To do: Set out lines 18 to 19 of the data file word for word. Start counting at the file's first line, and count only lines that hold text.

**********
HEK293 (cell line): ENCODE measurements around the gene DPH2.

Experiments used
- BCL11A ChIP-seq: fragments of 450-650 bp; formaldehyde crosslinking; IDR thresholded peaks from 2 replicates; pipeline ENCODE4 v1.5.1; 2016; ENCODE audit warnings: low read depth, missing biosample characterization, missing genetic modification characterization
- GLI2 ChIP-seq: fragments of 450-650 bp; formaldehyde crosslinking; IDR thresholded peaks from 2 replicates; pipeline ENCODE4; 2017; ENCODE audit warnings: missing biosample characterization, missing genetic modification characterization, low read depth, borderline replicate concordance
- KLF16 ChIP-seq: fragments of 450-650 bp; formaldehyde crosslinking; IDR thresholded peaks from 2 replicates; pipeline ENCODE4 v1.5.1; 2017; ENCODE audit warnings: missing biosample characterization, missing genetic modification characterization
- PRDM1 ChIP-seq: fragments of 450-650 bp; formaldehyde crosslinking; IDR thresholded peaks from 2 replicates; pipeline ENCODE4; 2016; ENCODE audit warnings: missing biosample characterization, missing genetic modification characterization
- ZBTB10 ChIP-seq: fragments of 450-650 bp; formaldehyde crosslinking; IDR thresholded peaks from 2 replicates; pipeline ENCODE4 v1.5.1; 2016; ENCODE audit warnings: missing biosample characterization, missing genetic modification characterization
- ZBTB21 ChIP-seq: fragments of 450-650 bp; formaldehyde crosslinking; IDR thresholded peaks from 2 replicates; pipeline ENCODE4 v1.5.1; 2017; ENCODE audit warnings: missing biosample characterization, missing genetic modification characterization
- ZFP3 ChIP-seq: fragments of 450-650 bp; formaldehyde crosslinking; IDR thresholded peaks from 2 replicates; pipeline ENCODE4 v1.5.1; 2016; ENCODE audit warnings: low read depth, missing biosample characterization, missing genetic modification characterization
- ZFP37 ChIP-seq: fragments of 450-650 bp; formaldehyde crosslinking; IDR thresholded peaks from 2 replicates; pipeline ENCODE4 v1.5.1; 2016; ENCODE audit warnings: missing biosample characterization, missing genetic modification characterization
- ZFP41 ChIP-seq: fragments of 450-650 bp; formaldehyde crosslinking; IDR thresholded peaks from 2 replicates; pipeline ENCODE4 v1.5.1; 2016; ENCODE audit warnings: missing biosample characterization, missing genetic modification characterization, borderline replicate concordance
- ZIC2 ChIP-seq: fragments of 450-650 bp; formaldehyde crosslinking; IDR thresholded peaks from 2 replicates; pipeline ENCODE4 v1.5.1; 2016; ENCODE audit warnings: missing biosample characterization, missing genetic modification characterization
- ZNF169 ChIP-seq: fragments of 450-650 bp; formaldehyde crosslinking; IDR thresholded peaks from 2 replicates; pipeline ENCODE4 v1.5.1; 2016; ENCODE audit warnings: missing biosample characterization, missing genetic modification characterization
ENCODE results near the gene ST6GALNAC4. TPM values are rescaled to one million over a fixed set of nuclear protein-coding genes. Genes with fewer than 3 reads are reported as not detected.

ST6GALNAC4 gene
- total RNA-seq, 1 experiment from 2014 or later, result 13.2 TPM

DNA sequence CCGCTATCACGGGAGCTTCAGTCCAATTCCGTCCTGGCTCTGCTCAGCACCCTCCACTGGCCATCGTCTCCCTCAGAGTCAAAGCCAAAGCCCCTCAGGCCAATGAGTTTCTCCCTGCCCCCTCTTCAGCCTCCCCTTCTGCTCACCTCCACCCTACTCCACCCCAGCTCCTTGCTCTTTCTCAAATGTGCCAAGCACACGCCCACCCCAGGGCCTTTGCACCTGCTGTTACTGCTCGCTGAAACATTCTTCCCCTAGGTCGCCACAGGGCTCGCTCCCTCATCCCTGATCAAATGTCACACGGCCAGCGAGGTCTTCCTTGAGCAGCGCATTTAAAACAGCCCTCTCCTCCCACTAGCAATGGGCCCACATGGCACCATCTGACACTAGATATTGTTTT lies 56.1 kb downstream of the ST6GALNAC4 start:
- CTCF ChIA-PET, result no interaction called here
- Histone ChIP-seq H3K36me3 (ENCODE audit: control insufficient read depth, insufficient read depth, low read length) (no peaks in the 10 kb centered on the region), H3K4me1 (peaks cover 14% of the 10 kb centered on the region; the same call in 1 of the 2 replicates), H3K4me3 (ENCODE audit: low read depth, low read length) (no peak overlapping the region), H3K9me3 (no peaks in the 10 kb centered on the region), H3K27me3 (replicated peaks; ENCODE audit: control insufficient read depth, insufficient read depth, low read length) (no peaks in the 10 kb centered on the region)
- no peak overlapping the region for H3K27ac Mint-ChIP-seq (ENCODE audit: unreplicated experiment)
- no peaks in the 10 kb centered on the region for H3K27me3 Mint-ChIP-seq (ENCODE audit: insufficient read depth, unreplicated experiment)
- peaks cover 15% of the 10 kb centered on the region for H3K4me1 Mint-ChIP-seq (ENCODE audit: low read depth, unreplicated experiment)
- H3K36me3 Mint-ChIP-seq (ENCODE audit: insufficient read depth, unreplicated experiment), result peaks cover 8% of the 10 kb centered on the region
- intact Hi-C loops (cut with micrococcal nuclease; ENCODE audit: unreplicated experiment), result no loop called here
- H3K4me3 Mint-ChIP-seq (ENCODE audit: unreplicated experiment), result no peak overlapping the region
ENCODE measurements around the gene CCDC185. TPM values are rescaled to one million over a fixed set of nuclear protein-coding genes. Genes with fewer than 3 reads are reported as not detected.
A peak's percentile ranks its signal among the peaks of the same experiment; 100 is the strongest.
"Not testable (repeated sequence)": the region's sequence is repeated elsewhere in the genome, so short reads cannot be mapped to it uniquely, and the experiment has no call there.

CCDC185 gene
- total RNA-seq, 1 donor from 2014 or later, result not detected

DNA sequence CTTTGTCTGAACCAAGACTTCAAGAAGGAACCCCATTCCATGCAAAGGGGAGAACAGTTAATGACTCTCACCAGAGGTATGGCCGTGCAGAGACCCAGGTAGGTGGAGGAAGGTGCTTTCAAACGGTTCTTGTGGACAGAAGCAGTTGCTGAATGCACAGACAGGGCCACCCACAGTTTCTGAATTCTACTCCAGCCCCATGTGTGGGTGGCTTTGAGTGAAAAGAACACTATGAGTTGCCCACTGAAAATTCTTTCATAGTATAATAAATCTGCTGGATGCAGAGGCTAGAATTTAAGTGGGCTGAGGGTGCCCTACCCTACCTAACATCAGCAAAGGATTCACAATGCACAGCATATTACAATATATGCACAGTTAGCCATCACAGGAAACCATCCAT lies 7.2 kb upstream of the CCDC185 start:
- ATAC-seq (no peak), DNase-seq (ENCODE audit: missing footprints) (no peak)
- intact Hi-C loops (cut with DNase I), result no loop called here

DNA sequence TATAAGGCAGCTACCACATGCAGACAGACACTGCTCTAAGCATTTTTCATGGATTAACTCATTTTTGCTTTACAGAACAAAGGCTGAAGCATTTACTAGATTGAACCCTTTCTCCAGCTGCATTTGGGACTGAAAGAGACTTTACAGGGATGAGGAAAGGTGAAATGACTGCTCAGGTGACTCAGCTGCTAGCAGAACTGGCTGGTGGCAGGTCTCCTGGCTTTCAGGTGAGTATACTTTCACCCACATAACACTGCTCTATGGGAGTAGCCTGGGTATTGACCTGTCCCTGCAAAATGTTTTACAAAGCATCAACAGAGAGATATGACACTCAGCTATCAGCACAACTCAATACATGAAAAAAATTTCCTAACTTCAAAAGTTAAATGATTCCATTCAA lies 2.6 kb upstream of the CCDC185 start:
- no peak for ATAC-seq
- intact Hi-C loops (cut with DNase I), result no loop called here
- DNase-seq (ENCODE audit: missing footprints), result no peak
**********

- CTCF ChIA-PET, result no interaction called here
- Histone ChIP-seq H3K36me3 (ENCODE audit: control insufficient read depth, insufficient read depth, low read length) (no peaks in the 10 kb centered on the region), H3K4me1 (peaks cover 14% of the 10 kb centered on the region; the same call in 1 of the 2 replicates), H3K4me3 (ENCODE audit: low read depth, low read length) (no peak overlapping the region), H3K9me3 (no peaks in the 10 kb centered on the region), H3K27me3 (replicated peaks; ENCODE audit: control insufficient read depth, insufficient read depth, low read length) (no peaks in the 10 kb centered on the region)